• Questions about the Herricks Road Accident - 1982

  • Discussion of the past and present operations of the Long Island Rail Road.
Discussion of the past and present operations of the Long Island Rail Road.

Moderator: Liquidcamphor

  by The Tenth Legion
What I think he means is what is known as a "space case." That occurs when a person is pinned between the platform and the train, or under the wheels of the train. They are still alive, and conscious, but in shock, and good as dead because when the train is shimmed away from the platform or jacked-up so the person can be extricated, they die. The pressure on the body stanches the blood loss until the train is removed. Then everything drops out, literally.....not something one soon forgets.
  by M1 9147
A few of those types of incidents came though! Besides the one at Herricks Road, the other involved 4 teens at the Grumman Crossing in 1985 which they were all killed! 262 was the lead engine, and you guys might if still around find the pamphlet on it in safety brochures. Newsday posted that picture that day and the third rail was being installed in that area. That of coarse was a Ronkonkoma bound train as it was diesel until 1987-88!
M1 9147: I remember that brochure myself-but I believe it was of an accident in Deer Park involving a for-hire limousine(Lincoln Continental) that was pictured in Newsday
and indeed did happen during the Ronkonkoma electrification program remembering the then-new damaged third rail...When it's a tie the car definitely loses!
  by railfan365
On the matter of recurring stupidity around railcrossings - I doubt that it will ever end. In 1977 when my wife was a pre-teen in Oceanside, a then 12 year old neighbor on his bicycle took to playing chicken with a train at the crossing by the station and lost. Just in the last year or 2, a train that I was on from Ronk to NYP ran over the car of a woman who had driven onto the westbound track at Roslyn Road.
My point, and I do have one, is that we all have to be vigilant and patient for the failings of a few.
  by M1 9147
One thing while in elementary school, we had that safety scooter program in which the little sit down scooters in the gym, and a little town was set up, and they taught us while at railroad crossings, to get off the bike, walk the crossing, then get back on the bike! Its just for something like that takes extra caution in being safe rather than being sorry! And Mactraxx, sounds familiar with that Lincoln now, so thanks for that clarification!
  by diffusedmind
Oh man, speaking of two wheeled vehicles...I was riding my bicycle over the Dubois Ave. crossing right next to Gibson. Was just a little wet out...ended up sliding and almost getting my front wheel in the groove next to the rail. Was one of those OHNOES! moments.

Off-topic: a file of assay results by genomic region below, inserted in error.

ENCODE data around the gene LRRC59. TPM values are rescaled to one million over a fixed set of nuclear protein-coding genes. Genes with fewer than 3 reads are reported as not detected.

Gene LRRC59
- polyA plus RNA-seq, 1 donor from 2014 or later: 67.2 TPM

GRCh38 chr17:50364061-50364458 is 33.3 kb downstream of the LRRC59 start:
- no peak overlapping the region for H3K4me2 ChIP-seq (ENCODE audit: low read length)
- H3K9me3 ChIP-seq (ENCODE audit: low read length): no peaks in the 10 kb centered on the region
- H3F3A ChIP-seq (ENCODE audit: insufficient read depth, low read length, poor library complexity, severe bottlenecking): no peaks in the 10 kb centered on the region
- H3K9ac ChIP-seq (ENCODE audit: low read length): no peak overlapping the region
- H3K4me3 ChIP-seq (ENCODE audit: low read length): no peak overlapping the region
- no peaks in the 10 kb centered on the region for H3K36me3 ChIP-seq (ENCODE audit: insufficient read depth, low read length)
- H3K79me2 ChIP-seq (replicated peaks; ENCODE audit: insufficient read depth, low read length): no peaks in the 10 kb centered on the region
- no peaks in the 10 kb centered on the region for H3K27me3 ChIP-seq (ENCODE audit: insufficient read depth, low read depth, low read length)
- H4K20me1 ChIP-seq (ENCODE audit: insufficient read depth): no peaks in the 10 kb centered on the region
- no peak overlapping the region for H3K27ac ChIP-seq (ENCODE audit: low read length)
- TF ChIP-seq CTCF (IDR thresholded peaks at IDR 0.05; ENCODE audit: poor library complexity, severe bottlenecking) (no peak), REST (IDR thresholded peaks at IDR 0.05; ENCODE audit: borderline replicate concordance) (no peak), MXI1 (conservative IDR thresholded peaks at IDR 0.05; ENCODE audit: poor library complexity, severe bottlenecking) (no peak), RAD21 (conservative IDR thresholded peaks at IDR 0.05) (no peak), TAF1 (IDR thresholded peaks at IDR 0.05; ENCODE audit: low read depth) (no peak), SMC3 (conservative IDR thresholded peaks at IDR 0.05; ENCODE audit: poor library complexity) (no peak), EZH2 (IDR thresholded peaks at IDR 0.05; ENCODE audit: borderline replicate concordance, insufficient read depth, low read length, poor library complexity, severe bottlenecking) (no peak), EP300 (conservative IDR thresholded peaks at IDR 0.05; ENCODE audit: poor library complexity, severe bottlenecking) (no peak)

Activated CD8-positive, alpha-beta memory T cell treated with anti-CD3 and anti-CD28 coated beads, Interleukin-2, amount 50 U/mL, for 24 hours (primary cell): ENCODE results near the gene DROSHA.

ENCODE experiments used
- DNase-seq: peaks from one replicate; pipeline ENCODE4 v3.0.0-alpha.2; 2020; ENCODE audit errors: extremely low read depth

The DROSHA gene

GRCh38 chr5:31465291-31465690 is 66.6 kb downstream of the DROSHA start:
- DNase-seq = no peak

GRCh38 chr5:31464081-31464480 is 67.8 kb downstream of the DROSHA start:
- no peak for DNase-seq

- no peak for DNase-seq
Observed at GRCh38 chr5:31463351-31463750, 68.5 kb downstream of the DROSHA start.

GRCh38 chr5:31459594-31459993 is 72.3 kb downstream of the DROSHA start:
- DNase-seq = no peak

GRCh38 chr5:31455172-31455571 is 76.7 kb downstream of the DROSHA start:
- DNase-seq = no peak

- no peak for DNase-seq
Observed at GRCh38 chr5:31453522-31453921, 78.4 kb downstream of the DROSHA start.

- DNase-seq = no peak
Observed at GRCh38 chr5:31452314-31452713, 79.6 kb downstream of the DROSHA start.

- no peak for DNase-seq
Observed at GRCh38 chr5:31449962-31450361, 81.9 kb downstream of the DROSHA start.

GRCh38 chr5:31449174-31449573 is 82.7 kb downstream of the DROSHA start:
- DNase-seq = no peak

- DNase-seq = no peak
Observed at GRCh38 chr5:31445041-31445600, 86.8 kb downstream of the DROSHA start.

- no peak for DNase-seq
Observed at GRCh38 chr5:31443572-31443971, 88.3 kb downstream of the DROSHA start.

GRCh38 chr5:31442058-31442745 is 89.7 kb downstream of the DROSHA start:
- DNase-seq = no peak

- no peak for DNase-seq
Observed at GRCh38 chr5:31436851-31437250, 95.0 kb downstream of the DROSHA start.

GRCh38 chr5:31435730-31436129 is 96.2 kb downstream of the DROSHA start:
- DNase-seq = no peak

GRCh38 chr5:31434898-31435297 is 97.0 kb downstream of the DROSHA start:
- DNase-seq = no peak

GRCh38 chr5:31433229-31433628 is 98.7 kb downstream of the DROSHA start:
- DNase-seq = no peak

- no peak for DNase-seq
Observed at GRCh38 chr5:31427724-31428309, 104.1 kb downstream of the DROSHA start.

by Train dispatcher
I know I'm on this topic a little bit late, but I kinda remember it pretty well as I was the section c dispatcher that night. The train that struck the kids was 4602, which was a Jamaica to Port Jefferson train. As I heard latter, the kids were all working at a catering hall on Jericho turnpike and had just gotten off duty. The gates were working fine and the driver, who had been drinking, just went around them. Herricks road was a bad crossing because of the heavy traffic and the fact that it was almost a mile from Mineola station and trains tending to be moving quickly even if they had a station stop. 4602, as someone else mentioned, didn't stop there.

I remember Jack (third Trick chief) was able to call a veteran trainmaster to manage the situation. He had been on many train vs people incidents but said that nothing shook him up quite as much as this one. I remember sending 4232 via the montauk branch to Babylon where the crew changed ends (push pull) and went back over the central branch to Hicksville. The police cleared the incident and returned the track to service around the same time 4232 reached Hicksville but I guess the psgrs probably liked the fact that they were moving rather than sitting at Queens for 4 hours. I didn't see anyone mention it but it turned out that Kathy Caemmerer, the sole survivor out of the 10 youth in that van, was the daughter of State Sen John Caemmerer, who was the state senator chairing the transporation committee. Talk about irony. The resistance to elevating Herricks road evaporated after that incident and it happened as previously described.